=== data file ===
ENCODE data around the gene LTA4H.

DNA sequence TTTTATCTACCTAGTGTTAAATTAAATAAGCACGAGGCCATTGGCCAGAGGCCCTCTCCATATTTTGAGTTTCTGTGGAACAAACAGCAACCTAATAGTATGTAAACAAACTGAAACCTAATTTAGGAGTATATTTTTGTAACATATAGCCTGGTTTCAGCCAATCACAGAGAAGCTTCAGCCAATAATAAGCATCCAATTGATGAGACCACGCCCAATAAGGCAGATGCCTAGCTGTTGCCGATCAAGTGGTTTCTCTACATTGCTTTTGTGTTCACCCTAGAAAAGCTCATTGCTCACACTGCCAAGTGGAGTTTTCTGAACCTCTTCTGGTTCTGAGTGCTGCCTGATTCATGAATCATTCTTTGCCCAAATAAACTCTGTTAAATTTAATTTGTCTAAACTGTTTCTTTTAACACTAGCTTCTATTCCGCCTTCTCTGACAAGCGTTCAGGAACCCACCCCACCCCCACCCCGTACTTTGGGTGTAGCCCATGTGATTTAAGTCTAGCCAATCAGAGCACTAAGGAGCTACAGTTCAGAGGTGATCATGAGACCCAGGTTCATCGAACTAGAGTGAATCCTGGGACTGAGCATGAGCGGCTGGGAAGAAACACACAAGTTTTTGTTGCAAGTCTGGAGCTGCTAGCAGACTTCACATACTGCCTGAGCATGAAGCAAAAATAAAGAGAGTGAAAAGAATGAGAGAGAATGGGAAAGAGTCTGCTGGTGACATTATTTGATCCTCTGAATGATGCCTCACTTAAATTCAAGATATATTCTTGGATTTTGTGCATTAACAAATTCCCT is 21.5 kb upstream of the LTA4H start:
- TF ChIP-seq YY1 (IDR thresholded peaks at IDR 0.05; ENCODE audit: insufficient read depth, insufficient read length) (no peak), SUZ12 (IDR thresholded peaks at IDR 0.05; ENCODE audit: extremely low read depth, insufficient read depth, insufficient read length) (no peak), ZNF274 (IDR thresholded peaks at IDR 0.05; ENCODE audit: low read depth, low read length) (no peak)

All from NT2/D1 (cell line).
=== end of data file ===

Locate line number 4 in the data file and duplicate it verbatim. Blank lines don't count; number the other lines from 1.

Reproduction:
All from NT2/D1 (cell line).